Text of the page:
Don’t Ask, Don’t Tell repeal a done deal despite GOP stall tactic

Colorado US Senator Mark Udall on Thursday denounced a move by Republican members of the House seeking to postpone repeal of the “Don’t Ask, Don’t Tell” military policy that bars gay soldiers from serving openly. The policy was lifted by lawmakers last December, a move spearheaded by Udall, and is set to end officially this Tuesday according to a plan drawn up and followed over roughly the last year by military leaders. Yet, in a letter today, House Armed Services Committee Chair Buck McKeon and Military Personnel Subcommittee Chairman Joe Wilson asked Defense Secretary Leon Panetta to, essentially, turn in paperwork to them before allowing the repeal to take effect.

“Barry Goldwater once said, ‘You don’t have to be straight to shoot straight.’ I say it’s time for some straight talk on this issue. The Pentagon says it’s ready. Our troops say they’re ready. The American people say they’re ready. It’s time for us to get it done,” Udall, a member of the Senate Armed Services and Intelligence committees, said of the repeal.

“I opposed ‘Don’t Ask, Don’t Tell’ when it began, and 18 years later, there’s ample evidence that the policy is harming our national security by hindering our ability to recruit and retain troops while we’re fighting two wars.

“Ending ‘Don’t Ask, Don’t Tell’ has been supported by military leaders from former Defense Secretary Robert Gates, who said repeal is about ‘common sense and common decency,’ to Chairman of the Joint Chiefs of Staff Michael Mullen, who said it was ‘the right thing to do.’”

When he introduced legislation in 2010 to repeal Don’t Ask Don’t Tell, Udall explained that the policy had wasted hundreds of millions of dollars and negatively effected the lives of thousands Americans dedicated to their country.

“I feel very strongly about this,” he said. “More than 14,000 service members have been discharged in the last decade. These are jet pilots, translators of Arabic, Farsi, Pashtun– languages so important in the War on Terror. All the skill sets needed in the military are met by gay Americans.”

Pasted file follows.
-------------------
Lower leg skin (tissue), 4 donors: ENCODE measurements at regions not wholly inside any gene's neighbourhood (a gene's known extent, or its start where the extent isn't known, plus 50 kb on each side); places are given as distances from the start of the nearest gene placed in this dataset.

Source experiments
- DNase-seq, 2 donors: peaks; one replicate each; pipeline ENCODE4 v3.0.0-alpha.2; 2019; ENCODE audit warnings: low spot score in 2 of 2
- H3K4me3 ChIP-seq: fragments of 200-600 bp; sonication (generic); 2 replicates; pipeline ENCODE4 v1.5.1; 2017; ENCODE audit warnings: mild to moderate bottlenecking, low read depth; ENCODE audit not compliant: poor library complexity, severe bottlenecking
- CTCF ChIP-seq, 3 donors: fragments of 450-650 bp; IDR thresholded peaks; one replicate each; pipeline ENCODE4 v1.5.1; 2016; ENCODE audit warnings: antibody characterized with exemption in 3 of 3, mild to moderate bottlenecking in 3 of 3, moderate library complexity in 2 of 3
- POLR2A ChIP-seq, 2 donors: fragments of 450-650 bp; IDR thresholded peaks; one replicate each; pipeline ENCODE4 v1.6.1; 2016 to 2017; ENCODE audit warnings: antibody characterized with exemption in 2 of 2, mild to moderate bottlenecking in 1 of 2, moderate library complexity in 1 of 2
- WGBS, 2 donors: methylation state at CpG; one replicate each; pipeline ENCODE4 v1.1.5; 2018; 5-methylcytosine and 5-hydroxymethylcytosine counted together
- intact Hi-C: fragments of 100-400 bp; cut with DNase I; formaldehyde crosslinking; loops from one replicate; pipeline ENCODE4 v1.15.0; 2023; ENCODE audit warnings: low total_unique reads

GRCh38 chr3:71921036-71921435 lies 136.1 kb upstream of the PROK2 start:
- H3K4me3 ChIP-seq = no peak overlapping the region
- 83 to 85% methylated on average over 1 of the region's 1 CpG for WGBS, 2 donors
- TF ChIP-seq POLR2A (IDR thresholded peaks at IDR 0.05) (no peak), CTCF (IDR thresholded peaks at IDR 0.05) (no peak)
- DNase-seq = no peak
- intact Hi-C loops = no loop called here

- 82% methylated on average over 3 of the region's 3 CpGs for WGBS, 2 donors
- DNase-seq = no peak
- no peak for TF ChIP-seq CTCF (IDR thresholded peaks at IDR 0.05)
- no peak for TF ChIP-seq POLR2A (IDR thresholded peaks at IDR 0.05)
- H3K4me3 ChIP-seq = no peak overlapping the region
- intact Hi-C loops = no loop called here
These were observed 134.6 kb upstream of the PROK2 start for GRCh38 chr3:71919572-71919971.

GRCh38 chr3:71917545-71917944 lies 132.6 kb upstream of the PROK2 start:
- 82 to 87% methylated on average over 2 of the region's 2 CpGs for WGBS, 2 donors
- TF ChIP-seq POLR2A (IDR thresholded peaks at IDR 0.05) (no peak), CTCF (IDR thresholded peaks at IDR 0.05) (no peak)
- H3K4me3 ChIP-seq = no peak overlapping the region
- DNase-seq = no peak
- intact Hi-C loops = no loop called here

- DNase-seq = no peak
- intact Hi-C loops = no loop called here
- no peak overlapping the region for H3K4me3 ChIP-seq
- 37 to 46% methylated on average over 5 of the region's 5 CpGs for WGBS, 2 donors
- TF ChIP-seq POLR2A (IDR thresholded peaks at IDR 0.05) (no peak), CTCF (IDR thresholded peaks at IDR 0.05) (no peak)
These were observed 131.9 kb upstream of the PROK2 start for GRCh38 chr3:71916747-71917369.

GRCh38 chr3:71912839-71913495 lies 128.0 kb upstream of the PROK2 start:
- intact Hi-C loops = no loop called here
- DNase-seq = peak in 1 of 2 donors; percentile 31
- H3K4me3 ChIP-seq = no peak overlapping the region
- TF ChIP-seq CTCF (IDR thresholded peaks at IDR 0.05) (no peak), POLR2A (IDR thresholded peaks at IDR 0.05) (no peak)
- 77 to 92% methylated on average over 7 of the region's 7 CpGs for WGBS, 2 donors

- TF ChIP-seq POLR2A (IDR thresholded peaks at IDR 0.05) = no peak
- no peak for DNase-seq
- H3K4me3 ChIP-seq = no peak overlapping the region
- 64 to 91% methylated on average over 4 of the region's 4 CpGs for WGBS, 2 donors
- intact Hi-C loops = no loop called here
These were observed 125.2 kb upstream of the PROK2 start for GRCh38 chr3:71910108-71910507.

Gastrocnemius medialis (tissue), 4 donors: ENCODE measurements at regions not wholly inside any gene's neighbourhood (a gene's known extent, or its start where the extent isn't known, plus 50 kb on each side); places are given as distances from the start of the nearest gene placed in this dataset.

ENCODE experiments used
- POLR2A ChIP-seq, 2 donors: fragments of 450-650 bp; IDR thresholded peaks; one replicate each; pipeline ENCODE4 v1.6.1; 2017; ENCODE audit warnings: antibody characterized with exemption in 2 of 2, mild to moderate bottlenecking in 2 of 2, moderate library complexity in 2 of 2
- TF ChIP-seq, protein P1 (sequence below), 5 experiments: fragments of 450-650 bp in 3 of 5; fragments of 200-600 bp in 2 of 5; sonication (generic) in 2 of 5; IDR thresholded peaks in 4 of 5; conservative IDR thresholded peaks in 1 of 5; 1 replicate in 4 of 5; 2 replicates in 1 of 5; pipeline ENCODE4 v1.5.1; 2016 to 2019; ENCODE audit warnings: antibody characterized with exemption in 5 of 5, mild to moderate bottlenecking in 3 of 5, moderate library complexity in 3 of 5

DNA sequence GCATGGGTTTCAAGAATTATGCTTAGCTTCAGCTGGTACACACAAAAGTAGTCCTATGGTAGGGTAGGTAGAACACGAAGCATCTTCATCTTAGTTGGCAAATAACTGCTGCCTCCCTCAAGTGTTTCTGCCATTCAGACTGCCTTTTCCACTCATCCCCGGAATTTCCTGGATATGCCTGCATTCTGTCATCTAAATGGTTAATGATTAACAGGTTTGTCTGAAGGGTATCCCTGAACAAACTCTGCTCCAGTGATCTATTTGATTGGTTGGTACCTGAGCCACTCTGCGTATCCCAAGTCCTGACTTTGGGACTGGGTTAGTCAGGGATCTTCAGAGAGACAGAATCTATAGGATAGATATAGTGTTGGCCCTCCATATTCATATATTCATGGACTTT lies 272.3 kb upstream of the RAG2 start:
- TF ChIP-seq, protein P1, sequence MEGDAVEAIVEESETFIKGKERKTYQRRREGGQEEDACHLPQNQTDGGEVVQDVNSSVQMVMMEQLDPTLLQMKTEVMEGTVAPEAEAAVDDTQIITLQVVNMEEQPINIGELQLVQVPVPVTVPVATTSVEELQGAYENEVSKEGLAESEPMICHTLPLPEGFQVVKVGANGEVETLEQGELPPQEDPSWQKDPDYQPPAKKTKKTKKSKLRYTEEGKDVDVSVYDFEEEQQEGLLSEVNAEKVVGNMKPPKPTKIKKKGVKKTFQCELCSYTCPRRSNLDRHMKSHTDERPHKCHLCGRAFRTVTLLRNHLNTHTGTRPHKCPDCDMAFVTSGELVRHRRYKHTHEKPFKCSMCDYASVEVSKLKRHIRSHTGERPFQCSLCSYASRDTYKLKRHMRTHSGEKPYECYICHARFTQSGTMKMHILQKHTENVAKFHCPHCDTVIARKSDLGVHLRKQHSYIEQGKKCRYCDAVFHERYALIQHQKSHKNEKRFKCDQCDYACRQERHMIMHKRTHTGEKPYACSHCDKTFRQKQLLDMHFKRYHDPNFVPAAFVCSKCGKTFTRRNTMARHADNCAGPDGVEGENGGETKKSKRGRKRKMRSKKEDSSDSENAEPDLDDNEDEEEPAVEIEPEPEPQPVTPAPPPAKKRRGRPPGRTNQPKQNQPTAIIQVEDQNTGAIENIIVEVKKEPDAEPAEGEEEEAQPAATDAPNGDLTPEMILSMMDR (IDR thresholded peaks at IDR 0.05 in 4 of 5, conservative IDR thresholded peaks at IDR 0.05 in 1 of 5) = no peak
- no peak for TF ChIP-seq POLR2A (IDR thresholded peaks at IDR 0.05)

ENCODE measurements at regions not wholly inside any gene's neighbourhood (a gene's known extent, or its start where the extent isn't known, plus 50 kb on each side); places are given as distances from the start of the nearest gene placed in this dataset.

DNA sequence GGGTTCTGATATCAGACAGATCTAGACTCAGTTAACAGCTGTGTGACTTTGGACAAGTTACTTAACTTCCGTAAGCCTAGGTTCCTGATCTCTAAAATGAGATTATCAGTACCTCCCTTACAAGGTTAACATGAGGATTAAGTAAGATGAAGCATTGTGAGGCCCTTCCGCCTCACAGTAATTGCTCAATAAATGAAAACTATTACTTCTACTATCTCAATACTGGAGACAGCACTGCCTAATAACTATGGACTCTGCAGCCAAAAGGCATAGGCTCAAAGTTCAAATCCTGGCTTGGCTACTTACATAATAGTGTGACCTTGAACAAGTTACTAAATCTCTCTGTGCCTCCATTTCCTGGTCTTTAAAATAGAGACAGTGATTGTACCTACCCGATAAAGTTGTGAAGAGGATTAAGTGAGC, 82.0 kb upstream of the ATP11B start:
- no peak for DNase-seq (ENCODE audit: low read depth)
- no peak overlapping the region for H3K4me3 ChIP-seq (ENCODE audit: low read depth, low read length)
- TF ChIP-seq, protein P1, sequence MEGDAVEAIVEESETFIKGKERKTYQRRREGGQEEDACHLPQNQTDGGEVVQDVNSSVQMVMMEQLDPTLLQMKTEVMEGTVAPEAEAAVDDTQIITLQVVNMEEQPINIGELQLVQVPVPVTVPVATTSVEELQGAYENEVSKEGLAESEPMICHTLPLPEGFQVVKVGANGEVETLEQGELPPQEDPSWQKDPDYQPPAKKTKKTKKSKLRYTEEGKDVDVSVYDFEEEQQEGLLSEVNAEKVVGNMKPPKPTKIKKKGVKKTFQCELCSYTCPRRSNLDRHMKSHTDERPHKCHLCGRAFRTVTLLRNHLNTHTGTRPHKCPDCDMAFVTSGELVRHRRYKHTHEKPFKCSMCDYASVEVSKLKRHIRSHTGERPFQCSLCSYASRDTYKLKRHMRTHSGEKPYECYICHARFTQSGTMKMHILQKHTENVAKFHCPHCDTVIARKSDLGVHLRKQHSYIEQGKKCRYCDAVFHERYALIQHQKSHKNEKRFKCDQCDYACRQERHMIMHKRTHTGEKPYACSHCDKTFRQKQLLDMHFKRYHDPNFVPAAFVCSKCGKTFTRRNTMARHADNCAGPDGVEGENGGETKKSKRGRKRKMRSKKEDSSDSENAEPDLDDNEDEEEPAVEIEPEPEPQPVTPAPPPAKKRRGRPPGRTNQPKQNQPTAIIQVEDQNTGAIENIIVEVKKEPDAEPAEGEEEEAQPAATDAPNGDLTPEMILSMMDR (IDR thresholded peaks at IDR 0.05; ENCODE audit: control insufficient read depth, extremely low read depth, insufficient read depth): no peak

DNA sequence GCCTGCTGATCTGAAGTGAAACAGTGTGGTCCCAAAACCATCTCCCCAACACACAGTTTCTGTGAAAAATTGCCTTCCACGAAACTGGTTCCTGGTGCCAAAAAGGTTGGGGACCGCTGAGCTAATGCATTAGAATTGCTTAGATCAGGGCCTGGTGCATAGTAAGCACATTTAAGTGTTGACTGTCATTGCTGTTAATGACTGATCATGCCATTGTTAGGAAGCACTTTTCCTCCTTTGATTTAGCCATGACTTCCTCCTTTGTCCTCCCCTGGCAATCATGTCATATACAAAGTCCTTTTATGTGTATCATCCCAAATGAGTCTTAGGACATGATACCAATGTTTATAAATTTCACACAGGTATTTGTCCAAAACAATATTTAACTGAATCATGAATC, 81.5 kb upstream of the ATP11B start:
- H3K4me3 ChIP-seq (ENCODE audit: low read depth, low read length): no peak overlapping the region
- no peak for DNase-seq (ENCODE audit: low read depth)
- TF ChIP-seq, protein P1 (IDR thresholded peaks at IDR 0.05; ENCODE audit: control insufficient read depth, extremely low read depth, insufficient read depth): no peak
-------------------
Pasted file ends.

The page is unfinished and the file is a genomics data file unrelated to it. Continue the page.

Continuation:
Udall said the process of identifying gay members and discharging them was costly and counterproductive. Government accountants estimated that the policy cost the country more than $200 million since its implementation.

“We train these men and women and prepare them for duty. It’s a major investment in time and energy and money.Then we spend all this time and energy and money discharging them.”

Udall said he talked to gay and straight service members and veterans who agreed the policy was outdated and detrimental.

“Repeal has been studied extensively by groups inside and out of the military,” he said in today’s release. “We’ve had numerous congressional hearings. We know that more than 20 countries successfully allow open military service.

“The Pentagon has been given the time and flexibility our leaders said they needed to implement repeal. It’s been studied, and the conclusion is clear: It’s past time for repeal.”

Capitol Hill Republicans fought the repeal even after military leaders testified that they supported it and that repeal would not compromise readiness or security.

In their letter to Panetta, McKeon and Wilson argued that the Pentagon was somehow unprepared for official repeal because their committee had yet to receive copies of the various armed services regulation and policy changes that would occur as a result of the repeal.

“The Department of Defense is not ready to implement the repeal because all the policies and regulations necessary for the transition are not yet final,” the congressmen wrote.

Coming less than a week before repeal, the letter has been widely viewed as a political stunt or last-ditch salvo to hold back change.

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